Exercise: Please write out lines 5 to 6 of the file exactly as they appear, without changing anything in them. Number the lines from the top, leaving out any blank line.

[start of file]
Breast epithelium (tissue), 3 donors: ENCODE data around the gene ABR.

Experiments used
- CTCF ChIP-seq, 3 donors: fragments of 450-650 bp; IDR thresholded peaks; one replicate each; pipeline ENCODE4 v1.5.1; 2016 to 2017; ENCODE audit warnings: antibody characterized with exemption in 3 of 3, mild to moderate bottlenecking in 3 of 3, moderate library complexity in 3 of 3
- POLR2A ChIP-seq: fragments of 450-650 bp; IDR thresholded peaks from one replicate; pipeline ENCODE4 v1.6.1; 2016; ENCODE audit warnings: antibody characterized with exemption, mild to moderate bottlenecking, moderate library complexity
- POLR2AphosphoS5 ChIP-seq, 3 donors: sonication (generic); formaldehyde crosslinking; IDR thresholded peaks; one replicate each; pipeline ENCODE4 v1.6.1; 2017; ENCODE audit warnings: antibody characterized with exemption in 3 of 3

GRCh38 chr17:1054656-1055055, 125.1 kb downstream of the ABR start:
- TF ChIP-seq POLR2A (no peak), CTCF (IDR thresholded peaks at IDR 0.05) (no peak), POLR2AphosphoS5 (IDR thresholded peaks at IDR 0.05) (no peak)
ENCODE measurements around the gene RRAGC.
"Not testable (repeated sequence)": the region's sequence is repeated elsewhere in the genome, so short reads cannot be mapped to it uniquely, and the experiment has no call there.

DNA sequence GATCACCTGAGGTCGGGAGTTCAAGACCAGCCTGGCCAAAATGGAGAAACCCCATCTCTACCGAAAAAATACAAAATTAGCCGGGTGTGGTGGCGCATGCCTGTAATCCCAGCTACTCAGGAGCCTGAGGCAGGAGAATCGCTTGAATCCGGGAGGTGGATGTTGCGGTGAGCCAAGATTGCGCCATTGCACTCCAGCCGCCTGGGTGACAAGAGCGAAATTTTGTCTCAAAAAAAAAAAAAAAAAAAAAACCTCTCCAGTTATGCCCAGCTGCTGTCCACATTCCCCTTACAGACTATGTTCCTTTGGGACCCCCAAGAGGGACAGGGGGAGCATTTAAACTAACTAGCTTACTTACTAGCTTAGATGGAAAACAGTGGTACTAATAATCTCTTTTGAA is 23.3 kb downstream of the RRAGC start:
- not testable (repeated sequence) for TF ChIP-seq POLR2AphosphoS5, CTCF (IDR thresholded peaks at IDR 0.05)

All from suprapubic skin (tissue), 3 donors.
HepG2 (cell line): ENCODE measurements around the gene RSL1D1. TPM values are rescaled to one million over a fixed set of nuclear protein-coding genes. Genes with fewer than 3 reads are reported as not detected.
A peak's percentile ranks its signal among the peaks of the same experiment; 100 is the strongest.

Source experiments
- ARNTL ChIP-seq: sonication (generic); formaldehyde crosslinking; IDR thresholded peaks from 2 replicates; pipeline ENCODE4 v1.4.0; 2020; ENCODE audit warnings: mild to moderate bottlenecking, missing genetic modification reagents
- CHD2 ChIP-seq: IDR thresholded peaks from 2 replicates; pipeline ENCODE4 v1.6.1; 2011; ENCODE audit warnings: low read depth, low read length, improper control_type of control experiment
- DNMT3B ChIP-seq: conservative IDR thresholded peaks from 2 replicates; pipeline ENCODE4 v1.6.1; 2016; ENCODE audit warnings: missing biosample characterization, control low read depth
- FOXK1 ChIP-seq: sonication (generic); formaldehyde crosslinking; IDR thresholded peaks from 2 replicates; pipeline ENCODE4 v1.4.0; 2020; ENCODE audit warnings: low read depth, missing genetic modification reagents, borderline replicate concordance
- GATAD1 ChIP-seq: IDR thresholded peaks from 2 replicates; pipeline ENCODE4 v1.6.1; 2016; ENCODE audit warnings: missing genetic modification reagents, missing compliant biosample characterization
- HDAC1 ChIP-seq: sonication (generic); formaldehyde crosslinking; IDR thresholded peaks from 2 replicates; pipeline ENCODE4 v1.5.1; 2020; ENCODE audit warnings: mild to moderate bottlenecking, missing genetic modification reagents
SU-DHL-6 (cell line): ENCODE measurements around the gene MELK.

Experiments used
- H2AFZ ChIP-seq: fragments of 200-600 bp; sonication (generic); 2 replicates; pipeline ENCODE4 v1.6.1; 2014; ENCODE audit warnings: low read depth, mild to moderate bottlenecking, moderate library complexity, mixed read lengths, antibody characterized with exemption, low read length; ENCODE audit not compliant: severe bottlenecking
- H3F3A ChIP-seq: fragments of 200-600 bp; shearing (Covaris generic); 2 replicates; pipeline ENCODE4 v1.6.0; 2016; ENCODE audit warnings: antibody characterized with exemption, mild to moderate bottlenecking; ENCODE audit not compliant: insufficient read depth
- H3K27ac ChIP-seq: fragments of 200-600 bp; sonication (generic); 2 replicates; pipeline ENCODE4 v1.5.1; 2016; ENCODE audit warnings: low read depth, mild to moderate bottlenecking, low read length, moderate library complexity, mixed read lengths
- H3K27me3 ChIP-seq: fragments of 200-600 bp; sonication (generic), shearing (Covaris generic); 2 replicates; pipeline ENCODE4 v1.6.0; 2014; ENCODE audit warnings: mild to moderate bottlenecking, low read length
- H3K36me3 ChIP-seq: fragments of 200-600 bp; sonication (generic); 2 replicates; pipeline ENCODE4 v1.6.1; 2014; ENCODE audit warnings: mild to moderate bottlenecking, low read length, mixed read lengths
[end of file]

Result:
- POLR2AphosphoS5 ChIP-seq, 3 donors: sonication (generic); formaldehyde crosslinking; IDR thresholded peaks; one replicate each; pipeline ENCODE4 v1.6.1; 2017; ENCODE audit warnings: antibody characterized with exemption in 3 of 3

GRCh38 chr17:1054656-1055055, 125.1 kb downstream of the ABR start: